fastavro - Man Page

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fastavro — fastavro Documentation

The current Python avro package is dog slow.

On a test case of about 10K records, it takes about 14sec to iterate over all of them. In comparison the JAVA avro SDK does it in about 1.9sec.

fastavro is an alternative implementation that is much faster. It iterates over the same 10K records in 2.9sec, and if you use it with PyPy it’ll do it in 1.5sec (to be fair, the JAVA benchmark is doing some extra JSON encoding/decoding).

If the optional C extension (generated by Cython) is available, then fastavro will be even faster. For the same 10K records it’ll run in about 1.7sec.

Supported Features

Missing Features

Example

from fastavro import writer, reader, parse_schema

schema = {
    'doc': 'A weather reading.',
    'name': 'Weather',
    'namespace': 'test',
    'type': 'record',
    'fields': [
        {'name': 'station', 'type': 'string'},
        {'name': 'time', 'type': 'long'},
        {'name': 'temp', 'type': 'int'},
    ],
}
parsed_schema = parse_schema(schema)

# 'records' can be an iterable (including generator)
records = [
    {u'station': u'011990-99999', u'temp': 0, u'time': 1433269388},
    {u'station': u'011990-99999', u'temp': 22, u'time': 1433270389},
    {u'station': u'011990-99999', u'temp': -11, u'time': 1433273379},
    {u'station': u'012650-99999', u'temp': 111, u'time': 1433275478},
]

# Writing
with open('weather.avro', 'wb') as out:
    writer(out, parsed_schema, records)

# Reading
with open('weather.avro', 'rb') as fo:
    for record in reader(fo):
        print(record)

Documentation

fastavro.read

class reader(fo, reader_schema=None, return_record_name=False)

Iterator over records in an avro file.

Parameters
  • fo (file-like) – Input stream
  • reader_schema (dict, optional) – Reader schema
  • return_record_name (bool, optional) – If true, when reading a union of records, the result will be a tuple where the first value is the name of the record and the second value is the record itself

Example:

from fastavro import reader
with open('some-file.avro', 'rb') as fo:
    avro_reader = reader(fo)
    for record in avro_reader:
        process_record(record)

The fo argument is a file-like object so another common example usage would use an io.BytesIO object like so:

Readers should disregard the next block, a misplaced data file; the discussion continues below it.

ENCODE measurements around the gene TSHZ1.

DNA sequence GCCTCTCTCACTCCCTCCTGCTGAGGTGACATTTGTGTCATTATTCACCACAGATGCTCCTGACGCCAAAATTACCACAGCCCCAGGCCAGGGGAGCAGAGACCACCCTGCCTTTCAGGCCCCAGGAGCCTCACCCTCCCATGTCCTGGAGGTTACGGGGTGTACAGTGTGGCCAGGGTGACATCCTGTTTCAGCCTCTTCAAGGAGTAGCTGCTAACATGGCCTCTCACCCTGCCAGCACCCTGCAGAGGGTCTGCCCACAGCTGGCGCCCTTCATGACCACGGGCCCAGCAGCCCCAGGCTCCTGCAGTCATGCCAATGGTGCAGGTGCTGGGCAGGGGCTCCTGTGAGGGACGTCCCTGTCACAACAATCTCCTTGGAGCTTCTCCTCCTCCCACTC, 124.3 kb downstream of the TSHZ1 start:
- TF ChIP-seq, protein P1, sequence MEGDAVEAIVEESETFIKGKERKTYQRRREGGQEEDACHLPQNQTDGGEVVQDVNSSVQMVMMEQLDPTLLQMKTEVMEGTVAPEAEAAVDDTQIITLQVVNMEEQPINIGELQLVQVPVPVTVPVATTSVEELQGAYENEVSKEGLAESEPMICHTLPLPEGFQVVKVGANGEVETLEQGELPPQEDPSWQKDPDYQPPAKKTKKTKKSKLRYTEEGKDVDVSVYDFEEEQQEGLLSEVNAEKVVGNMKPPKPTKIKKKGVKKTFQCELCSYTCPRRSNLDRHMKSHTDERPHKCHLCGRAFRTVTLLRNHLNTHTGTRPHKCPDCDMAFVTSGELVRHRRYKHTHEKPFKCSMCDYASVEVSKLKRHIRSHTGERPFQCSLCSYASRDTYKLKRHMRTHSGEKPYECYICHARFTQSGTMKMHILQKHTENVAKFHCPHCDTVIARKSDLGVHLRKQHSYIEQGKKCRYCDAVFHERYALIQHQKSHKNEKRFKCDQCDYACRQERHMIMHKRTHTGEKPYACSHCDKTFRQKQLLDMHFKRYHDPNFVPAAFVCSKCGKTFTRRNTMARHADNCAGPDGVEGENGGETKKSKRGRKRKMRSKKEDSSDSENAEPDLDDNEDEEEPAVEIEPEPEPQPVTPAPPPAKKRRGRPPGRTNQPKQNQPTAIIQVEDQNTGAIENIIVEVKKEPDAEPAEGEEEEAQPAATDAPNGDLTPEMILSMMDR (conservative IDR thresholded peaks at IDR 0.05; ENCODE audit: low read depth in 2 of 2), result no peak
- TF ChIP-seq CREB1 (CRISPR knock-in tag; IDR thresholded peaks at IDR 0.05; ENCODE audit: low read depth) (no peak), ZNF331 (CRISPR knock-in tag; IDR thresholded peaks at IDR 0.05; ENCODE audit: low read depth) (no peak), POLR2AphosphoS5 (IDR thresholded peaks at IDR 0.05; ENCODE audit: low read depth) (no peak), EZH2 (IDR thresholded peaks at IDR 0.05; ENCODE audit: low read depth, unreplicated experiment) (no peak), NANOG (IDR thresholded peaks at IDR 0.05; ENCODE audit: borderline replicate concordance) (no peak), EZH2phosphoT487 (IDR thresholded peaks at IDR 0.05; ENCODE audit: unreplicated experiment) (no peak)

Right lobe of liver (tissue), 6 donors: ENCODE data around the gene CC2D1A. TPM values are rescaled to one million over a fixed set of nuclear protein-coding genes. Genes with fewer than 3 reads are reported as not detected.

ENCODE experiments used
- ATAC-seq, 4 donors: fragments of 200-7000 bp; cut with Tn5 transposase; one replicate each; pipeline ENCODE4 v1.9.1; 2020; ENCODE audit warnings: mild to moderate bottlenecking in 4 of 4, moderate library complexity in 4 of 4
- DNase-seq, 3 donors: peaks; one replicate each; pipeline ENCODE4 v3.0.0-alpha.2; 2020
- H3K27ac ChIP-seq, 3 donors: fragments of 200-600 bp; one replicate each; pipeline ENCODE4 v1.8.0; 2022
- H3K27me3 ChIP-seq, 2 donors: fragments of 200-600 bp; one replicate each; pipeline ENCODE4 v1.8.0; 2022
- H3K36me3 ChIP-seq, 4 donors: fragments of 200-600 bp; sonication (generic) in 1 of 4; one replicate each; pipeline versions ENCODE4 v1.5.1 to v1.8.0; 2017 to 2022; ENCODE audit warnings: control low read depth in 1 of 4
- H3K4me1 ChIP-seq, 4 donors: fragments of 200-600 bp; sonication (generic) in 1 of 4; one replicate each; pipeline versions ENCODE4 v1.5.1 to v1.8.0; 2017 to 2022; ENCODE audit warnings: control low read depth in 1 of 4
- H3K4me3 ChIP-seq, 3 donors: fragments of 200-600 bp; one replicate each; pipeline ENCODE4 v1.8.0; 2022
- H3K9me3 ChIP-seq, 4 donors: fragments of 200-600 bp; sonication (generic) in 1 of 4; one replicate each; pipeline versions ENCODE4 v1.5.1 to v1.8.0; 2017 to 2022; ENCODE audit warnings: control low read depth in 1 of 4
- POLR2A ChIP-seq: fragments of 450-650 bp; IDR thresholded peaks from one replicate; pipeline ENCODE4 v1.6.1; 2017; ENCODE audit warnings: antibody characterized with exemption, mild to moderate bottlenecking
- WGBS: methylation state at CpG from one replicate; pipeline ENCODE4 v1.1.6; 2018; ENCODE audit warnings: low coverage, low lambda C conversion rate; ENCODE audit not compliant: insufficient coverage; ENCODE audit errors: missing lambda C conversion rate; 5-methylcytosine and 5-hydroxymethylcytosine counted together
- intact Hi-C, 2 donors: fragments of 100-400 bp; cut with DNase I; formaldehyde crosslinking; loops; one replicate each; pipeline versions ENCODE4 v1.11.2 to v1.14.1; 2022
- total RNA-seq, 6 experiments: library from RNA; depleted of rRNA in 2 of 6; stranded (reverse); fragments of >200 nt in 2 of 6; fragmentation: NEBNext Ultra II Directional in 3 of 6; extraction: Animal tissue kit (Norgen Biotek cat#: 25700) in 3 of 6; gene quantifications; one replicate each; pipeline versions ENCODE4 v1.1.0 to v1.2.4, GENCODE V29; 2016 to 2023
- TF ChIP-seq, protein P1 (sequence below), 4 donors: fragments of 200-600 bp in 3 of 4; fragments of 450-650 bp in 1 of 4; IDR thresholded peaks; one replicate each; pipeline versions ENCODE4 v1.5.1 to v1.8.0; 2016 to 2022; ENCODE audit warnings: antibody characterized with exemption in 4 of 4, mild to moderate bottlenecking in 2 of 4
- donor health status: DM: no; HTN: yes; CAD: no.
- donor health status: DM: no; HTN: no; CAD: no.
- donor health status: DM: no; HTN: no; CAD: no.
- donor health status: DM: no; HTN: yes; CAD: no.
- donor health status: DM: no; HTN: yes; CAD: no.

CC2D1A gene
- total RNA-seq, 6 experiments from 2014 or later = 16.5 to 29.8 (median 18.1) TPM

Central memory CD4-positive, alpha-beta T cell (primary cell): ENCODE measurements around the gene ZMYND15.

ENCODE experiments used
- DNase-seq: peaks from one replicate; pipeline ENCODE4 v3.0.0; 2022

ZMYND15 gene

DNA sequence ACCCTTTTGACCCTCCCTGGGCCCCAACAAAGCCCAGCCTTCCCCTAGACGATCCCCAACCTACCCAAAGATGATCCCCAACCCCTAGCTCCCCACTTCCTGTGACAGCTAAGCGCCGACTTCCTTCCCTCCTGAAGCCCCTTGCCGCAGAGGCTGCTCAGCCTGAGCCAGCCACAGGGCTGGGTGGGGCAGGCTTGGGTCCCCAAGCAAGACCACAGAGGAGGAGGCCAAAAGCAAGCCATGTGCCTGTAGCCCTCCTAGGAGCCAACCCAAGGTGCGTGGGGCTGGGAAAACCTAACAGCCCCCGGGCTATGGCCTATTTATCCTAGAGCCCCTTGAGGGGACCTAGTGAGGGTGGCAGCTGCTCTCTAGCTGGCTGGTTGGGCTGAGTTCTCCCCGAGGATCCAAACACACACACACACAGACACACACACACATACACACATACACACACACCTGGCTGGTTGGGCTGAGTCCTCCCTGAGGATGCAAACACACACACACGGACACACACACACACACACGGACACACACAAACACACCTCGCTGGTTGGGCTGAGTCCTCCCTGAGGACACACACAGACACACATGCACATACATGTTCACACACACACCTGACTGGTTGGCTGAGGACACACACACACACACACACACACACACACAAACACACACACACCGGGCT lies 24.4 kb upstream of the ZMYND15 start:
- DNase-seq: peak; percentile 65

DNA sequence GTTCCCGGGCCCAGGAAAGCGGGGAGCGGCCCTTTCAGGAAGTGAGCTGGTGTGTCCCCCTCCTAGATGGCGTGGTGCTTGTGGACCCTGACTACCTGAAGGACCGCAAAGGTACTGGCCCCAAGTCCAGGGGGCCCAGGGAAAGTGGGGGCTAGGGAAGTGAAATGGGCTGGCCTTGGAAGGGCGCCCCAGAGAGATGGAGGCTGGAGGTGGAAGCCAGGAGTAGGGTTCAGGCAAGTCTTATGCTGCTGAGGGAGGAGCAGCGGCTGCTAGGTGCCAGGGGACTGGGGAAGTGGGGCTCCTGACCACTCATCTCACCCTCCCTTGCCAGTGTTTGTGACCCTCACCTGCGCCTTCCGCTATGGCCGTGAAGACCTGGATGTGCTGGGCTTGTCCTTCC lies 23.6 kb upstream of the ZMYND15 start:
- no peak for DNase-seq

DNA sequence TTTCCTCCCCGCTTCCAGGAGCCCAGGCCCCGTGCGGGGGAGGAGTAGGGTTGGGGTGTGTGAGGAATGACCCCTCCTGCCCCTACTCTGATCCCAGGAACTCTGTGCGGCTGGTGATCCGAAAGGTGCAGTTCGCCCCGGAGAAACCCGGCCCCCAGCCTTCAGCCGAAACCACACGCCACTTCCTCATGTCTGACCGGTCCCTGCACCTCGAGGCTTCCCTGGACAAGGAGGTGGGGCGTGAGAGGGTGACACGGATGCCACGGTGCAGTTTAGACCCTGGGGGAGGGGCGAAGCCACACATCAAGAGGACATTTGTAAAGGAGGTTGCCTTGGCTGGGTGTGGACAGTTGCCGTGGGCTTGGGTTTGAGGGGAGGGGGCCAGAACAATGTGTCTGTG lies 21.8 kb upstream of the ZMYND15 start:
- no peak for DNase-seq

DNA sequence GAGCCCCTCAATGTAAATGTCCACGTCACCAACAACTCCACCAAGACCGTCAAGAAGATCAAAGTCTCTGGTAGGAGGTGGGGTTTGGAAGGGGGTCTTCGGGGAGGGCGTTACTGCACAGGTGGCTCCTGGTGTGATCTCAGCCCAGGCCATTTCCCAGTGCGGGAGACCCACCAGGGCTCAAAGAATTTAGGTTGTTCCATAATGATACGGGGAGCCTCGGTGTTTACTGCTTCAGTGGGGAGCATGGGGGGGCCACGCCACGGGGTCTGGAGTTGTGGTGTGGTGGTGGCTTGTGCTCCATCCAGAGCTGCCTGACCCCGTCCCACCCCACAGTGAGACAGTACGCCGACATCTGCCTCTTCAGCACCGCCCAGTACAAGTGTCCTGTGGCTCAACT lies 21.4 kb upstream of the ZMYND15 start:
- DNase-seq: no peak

from io import BytesIO
from fastavro import writer, reader

fo = BytesIO()
writer(fo, schema, records)
fo.seek(0)
for record in reader(fo):
    process_record(record)
metadata

Key-value pairs in the header metadata

codec

The codec used when writing

writer_schema

The schema used when writing

reader_schema

The schema used when reading (if provided)

class block_reader(fo, reader_schema=None, return_record_name=False)

Iterator over Block in an avro file.

Parameters
  • fo (file-like) – Input stream
  • reader_schema (dict, optional) – Reader schema
  • return_record_name (bool, optional) – If true, when reading a union of records, the result will be a tuple where the first value is the name of the record and the second value is the record itself

Example:

from fastavro import block_reader
with open('some-file.avro', 'rb') as fo:
    avro_reader = block_reader(fo)
    for block in avro_reader:
        process_block(block)
metadata

Key-value pairs in the header metadata

codec

The codec used when writing

writer_schema

The schema used when writing

reader_schema

The schema used when reading (if provided)

class Block(bytes_, num_records, codec, reader_schema, writer_schema, named_schemas, offset, size, return_record_name=False)

An avro block. Will yield records when iterated over

num_records

Number of records in the block

writer_schema

The schema used when writing

reader_schema

The schema used when reading (if provided)

offset

Offset of the block from the begining of the avro file

size

Size of the block in bytes

schemaless_reader(fo, writer_schema, reader_schema=None, return_record_name=False)

Reads a single record writen using the schemaless_writer()

Parameters
  • fo (file-like) – Input stream
  • writer_schema (dict) – Schema used when calling schemaless_writer
  • reader_schema (dict, optional) – If the schema has changed since being written then the new schema can be given to allow for schema migration
  • return_record_name (bool, optional) – If true, when reading a union of records, the result will be a tuple where the first value is the name of the record and the second value is the record itself

Example:

parsed_schema = fastavro.parse_schema(schema)
with open('file', 'rb') as fp:
    record = fastavro.schemaless_reader(fp, parsed_schema)

Note: The schemaless_reader can only read a single record.

is_avro(path_or_buffer)

Return True if path (or buffer) points to an Avro file. This will only work for avro files that contain the normal avro schema header like those create from writer(). This function is not intended to be used with binary data created from schemaless_writer() since that does not include the avro header.

Parameters

path_or_buffer (path to file or file-like object) – Path to file

fastavro.write

writer(fo, schema, records, codec='null', sync_interval=16000, metadata=None, validator=None, sync_marker=None, codec_compression_level=None)

Write records to fo (stream) according to schema

Parameters
  • fo (file-like) – Output stream
  • schema (dict) – Writer schema
  • records (iterable) – Records to write. This is commonly a list of the dictionary representation of the records, but it can be any iterable
  • codec (string, optional) – Compression codec, can be ‘null’, ‘deflate’ or ‘snappy’ (if installed)